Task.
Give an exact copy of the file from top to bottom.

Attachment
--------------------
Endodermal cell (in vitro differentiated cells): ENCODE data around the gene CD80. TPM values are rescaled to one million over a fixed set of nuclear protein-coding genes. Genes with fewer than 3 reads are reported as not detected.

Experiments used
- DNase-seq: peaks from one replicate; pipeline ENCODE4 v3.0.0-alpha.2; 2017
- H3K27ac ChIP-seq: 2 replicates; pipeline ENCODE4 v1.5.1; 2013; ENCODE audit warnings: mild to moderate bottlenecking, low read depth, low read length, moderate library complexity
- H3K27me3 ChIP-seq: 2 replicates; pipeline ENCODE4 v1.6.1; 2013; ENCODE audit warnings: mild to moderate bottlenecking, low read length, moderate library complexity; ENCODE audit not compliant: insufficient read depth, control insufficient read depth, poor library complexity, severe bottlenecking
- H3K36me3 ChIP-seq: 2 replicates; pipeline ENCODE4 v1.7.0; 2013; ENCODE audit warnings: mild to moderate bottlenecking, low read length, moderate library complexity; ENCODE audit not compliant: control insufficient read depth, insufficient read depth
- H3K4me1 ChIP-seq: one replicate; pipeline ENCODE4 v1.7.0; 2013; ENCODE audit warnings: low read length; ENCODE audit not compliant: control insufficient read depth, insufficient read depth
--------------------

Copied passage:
Endodermal cell (in vitro differentiated cells): ENCODE data around the gene CD80. TPM values are rescaled to one million over a fixed set of nuclear protein-coding genes. Genes with fewer than 3 reads are reported as not detected.

Experiments used
- DNase-seq: peaks from one replicate; pipeline ENCODE4 v3.0.0-alpha.2; 2017
- H3K27ac ChIP-seq: 2 replicates; pipeline ENCODE4 v1.5.1; 2013; ENCODE audit warnings: mild to moderate bottlenecking, low read depth, low read length, moderate library complexity
- H3K27me3 ChIP-seq: 2 replicates; pipeline ENCODE4 v1.6.1; 2013; ENCODE audit warnings: mild to moderate bottlenecking, low read length, moderate library complexity; ENCODE audit not compliant: insufficient read depth, control insufficient read depth, poor library complexity, severe bottlenecking
- H3K36me3 ChIP-seq: 2 replicates; pipeline ENCODE4 v1.7.0; 2013; ENCODE audit warnings: mild to moderate bottlenecking, low read length, moderate library complexity; ENCODE audit not compliant: control insufficient read depth, insufficient read depth
- H3K4me1 ChIP-seq: one replicate; pipeline ENCODE4 v1.7.0; 2013; ENCODE audit warnings: low read length; ENCODE audit not compliant: control insufficient read depth, insufficient read depth